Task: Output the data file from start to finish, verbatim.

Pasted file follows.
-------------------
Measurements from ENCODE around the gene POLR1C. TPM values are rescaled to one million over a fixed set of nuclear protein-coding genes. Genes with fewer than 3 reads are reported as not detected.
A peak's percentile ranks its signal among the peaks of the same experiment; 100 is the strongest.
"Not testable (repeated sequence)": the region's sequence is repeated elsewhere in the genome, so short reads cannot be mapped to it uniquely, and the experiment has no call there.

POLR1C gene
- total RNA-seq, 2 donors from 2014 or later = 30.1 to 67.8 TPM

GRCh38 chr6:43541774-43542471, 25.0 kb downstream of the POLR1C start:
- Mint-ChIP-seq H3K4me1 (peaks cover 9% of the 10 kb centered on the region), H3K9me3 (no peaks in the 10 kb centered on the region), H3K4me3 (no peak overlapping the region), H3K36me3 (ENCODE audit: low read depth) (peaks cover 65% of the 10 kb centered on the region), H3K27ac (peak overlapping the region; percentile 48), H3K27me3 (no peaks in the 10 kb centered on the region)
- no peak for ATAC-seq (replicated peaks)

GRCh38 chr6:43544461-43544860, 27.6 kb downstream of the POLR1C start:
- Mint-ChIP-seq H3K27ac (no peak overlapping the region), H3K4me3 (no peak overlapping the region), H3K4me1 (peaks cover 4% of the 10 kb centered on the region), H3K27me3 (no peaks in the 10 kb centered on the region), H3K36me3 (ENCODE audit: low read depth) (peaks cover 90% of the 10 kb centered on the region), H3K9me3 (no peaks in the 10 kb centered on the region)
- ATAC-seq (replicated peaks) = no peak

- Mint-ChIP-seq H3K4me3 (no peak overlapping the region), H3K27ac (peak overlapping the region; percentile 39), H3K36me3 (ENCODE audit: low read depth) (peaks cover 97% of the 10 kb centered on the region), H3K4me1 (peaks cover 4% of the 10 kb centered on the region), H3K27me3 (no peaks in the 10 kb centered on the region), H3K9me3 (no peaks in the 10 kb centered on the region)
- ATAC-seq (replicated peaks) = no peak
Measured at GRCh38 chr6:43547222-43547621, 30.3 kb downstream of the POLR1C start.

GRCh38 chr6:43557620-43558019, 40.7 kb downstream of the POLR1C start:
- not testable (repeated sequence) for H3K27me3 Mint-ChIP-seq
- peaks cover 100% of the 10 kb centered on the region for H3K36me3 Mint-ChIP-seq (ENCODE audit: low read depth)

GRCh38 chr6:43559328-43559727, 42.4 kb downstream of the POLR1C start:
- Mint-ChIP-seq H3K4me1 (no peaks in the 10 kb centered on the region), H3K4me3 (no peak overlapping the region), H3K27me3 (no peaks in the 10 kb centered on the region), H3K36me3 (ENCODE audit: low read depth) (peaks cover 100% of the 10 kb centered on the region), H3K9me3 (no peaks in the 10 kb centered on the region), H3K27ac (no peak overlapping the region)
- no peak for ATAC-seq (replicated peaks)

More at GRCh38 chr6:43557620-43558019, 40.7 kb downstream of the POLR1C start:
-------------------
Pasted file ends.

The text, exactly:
Measurements from ENCODE around the gene POLR1C. TPM values are rescaled to one million over a fixed set of nuclear protein-coding genes. Genes with fewer than 3 reads are reported as not detected.
A peak's percentile ranks its signal among the peaks of the same experiment; 100 is the strongest.
"Not testable (repeated sequence)": the region's sequence is repeated elsewhere in the genome, so short reads cannot be mapped to it uniquely, and the experiment has no call there.

POLR1C gene
- total RNA-seq, 2 donors from 2014 or later = 30.1 to 67.8 TPM

GRCh38 chr6:43541774-43542471, 25.0 kb downstream of the POLR1C start:
- Mint-ChIP-seq H3K4me1 (peaks cover 9% of the 10 kb centered on the region), H3K9me3 (no peaks in the 10 kb centered on the region), H3K4me3 (no peak overlapping the region), H3K36me3 (ENCODE audit: low read depth) (peaks cover 65% of the 10 kb centered on the region), H3K27ac (peak overlapping the region; percentile 48), H3K27me3 (no peaks in the 10 kb centered on the region)
- no peak for ATAC-seq (replicated peaks)

GRCh38 chr6:43544461-43544860, 27.6 kb downstream of the POLR1C start:
- Mint-ChIP-seq H3K27ac (no peak overlapping the region), H3K4me3 (no peak overlapping the region), H3K4me1 (peaks cover 4% of the 10 kb centered on the region), H3K27me3 (no peaks in the 10 kb centered on the region), H3K36me3 (ENCODE audit: low read depth) (peaks cover 90% of the 10 kb centered on the region), H3K9me3 (no peaks in the 10 kb centered on the region)
- ATAC-seq (replicated peaks) = no peak

- Mint-ChIP-seq H3K4me3 (no peak overlapping the region), H3K27ac (peak overlapping the region; percentile 39), H3K36me3 (ENCODE audit: low read depth) (peaks cover 97% of the 10 kb centered on the region), H3K4me1 (peaks cover 4% of the 10 kb centered on the region), H3K27me3 (no peaks in the 10 kb centered on the region), H3K9me3 (no peaks in the 10 kb centered on the region)
- ATAC-seq (replicated peaks) = no peak
Measured at GRCh38 chr6:43547222-43547621, 30.3 kb downstream of the POLR1C start.

GRCh38 chr6:43557620-43558019, 40.7 kb downstream of the POLR1C start:
- not testable (repeated sequence) for H3K27me3 Mint-ChIP-seq
- peaks cover 100% of the 10 kb centered on the region for H3K36me3 Mint-ChIP-seq (ENCODE audit: low read depth)

GRCh38 chr6:43559328-43559727, 42.4 kb downstream of the POLR1C start:
- Mint-ChIP-seq H3K4me1 (no peaks in the 10 kb centered on the region), H3K4me3 (no peak overlapping the region), H3K27me3 (no peaks in the 10 kb centered on the region), H3K36me3 (ENCODE audit: low read depth) (peaks cover 100% of the 10 kb centered on the region), H3K9me3 (no peaks in the 10 kb centered on the region), H3K27ac (no peak overlapping the region)
- no peak for ATAC-seq (replicated peaks)

More at GRCh38 chr6:43557620-43558019, 40.7 kb downstream of the POLR1C start: